But the fact that Newtonian laws don’t work for the very, very small doesn’t invalidate them. Indeed, it’s hard to dismiss the movements of stars, planets and whole galaxies as irrelevant.
Similarly, the “common” understanding of human behavior and motivation, along with psychological theories, might not (and probably can’t) correspond precisely to the science of chemical reactions in the brain, individual neurons, chromosomes, histones and the like without losing meaning at some point along the chain. But that doesn’t make them less true, or valid.
“There’s something in the world that beliefs and desires are tracking that is obscured or left out or not accurately represented at the neuroscientific level,” Haug said.
Circling back to Davies’ love for his daughter, philosophers in Haug’s camp concede that researchers are unlocking mysteries of the brain, as Panksepp has figured out the chemicals that lead to attachment. But they argue we can’t point to a chemical cascade in the brain and call it “love.” Something is lost.
This might all sound like inside baseball about two warring tribes of philosophers, but there are some real-world implications, Haug said, especially for mental health treatment. Which is one reason why the National Science Foundation has some interest in this discussion.
If the mind is reducible to the brain, Haug said, it suggests that its disorders are best treated physically, through chemicals, for example. But outside of a reductive physicalist viewpoint, there’s reason to pursue a wider range of solutions, and not merely because of practical limitations.
“High-level explanations or psychological theories might be objectively better than neuroscientific theories,” Haug said. “Explaining our behavior using if not beliefs and desires then something really close might capture important aspects of what’s relevant, what’s going on there, which is sort of missed when you get down into all the neural detail. Some kinds of psychological or therapeutic interventions might be more effective than going immediately to neural intervention, like giving someone a pharmaceutical.”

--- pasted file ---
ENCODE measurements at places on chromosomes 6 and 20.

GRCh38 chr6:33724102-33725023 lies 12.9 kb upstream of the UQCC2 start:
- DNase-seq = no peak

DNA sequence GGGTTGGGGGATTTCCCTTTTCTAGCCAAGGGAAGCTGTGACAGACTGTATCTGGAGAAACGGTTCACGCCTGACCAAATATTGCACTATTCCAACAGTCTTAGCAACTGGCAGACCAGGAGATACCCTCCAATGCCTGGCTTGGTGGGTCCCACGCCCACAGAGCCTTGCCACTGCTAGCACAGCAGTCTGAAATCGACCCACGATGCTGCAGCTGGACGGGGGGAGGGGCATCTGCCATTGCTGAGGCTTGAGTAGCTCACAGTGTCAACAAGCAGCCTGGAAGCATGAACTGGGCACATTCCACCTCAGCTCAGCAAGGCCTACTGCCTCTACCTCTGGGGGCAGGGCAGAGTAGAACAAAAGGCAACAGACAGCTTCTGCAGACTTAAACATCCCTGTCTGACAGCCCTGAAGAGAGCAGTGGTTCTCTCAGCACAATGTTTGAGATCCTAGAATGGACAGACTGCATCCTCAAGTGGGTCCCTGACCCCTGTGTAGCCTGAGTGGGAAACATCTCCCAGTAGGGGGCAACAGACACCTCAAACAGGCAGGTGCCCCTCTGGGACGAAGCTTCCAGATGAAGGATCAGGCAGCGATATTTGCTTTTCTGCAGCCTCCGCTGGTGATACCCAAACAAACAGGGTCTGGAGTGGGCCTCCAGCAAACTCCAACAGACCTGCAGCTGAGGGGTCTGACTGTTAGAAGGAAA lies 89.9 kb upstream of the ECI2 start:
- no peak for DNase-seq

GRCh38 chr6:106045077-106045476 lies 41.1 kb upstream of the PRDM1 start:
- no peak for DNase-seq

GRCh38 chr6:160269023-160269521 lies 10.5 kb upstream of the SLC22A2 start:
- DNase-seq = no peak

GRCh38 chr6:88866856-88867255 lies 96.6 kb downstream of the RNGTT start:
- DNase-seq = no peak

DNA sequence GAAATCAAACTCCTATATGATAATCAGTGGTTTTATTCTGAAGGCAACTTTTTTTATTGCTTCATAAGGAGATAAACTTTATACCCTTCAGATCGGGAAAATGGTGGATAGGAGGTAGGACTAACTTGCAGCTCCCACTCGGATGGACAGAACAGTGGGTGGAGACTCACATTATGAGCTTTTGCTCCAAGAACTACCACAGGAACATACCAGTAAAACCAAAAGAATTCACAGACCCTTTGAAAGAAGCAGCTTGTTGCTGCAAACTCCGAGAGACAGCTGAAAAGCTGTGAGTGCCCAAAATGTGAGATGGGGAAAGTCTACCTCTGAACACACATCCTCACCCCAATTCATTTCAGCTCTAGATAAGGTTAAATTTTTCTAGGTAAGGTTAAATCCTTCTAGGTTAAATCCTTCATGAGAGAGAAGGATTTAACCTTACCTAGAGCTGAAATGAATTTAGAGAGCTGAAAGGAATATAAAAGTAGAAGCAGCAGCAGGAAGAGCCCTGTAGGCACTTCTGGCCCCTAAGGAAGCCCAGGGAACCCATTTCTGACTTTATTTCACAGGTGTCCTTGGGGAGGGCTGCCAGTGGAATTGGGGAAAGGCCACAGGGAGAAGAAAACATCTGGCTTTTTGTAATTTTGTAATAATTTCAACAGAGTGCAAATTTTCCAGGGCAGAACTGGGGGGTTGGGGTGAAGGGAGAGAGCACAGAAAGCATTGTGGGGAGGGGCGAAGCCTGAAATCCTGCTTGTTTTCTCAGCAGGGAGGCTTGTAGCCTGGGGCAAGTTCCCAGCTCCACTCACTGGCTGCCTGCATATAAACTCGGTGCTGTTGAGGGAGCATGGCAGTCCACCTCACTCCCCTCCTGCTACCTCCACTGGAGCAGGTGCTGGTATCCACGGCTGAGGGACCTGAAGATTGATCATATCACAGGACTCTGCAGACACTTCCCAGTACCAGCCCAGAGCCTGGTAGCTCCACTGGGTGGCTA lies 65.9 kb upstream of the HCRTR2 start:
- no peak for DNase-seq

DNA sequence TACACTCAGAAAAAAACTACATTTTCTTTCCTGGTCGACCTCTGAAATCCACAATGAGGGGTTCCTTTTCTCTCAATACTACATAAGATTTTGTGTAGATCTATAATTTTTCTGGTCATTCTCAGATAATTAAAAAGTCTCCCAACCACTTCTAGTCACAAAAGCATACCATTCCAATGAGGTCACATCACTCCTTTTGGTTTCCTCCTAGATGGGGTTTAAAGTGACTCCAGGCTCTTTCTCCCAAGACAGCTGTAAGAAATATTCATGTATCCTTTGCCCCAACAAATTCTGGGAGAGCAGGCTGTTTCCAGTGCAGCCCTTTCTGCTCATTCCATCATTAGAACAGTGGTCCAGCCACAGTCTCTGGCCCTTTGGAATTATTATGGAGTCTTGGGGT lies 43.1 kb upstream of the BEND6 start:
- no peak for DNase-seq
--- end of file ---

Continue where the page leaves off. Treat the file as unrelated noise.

Where the twain shall meet
The idea for Davies and Haug to work together grew out of a shared interest in self-control, Haug said. They began talking about it in earnest in the summer of 2015, and spent last year applying for grant funding. The idea is to integrate findings from neuroscience, psychology, sociology and maybe the study of other primates in the discussion of responsibility and agency.
“Saying look, here are our best current theories, here’s the way to get them to hang together and the general view that we get out of it,” Davies said. “Once we’ve got that on the table, we’re going to argue that here’s a range of philosophical views under which you can hold somebody morally responsible. Given this general view about what we’re like, none of these theories of responsibility can be applied to us.”
The pair of philosophers are still coming at the issue from slightly different directions, Haug said, but hope to find agreement in their conclusions.
“Paul is inclined to think moral responsibility and free will are really undermined by results from psychology and neuroscience; it’s a pretty radical revision,” Haug said. “I’m more inclined to think that our common sense attributions of responsibility, freedom and agency can be shown to be compatible, that they can be saved. I think maybe ultimately those two views come together.
“So the idea might be: Look, as long as you’re not going to be a wholesale eliminativist about these things, you think that in some circumstances we do have freedom and agency, it might just be a different kind than we thought. It might be not as broadly applicable as we thought it was or the things that determine whether we have it are different than we thought that they were, or that it’s sensitive to things we haven’t accounted for or don’t yet understand. So I think that’s the big picture of where we see our potential work going forward.”